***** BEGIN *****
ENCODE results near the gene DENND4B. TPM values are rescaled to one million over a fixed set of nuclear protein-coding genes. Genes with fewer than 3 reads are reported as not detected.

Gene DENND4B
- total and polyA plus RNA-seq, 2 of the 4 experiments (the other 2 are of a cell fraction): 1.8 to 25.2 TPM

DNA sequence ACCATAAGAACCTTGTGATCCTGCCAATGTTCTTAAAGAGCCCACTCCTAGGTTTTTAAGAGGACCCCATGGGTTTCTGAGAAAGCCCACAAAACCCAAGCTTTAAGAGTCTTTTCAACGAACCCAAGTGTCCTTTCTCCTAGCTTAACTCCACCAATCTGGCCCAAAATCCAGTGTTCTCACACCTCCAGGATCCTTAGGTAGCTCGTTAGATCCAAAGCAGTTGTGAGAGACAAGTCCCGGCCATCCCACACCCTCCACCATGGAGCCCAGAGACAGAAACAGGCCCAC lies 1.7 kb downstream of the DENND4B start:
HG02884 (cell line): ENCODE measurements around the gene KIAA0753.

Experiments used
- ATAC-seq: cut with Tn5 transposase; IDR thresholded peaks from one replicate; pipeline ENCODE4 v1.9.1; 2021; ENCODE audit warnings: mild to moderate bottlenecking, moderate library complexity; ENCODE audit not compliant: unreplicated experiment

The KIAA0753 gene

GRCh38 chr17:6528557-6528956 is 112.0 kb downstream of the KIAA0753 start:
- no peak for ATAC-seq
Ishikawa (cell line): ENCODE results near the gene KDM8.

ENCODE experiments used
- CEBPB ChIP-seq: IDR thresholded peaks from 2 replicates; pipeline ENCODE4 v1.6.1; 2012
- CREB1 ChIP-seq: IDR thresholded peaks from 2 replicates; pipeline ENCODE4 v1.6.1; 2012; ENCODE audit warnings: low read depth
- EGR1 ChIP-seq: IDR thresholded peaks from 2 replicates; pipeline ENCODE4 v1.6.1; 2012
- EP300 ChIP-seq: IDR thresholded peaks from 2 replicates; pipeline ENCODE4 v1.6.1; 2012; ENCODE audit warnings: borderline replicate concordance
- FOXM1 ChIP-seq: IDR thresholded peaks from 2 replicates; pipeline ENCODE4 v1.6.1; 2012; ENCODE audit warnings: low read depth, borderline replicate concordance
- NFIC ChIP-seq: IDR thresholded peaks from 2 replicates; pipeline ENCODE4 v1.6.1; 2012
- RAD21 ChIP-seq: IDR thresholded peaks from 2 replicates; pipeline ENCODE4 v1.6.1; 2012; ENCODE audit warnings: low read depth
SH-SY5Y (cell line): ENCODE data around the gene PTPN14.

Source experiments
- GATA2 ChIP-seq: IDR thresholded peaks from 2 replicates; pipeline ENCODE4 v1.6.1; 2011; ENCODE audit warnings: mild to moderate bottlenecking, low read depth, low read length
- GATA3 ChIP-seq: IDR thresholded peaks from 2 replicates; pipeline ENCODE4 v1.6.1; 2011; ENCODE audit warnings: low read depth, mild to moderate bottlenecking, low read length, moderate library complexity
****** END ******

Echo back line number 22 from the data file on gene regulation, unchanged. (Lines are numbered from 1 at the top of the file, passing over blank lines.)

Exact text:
- GATA2 ChIP-seq: IDR thresholded peaks from 2 replicates; pipeline ENCODE4 v1.6.1; 2011; ENCODE audit warnings: mild to moderate bottlenecking, low read depth, low read length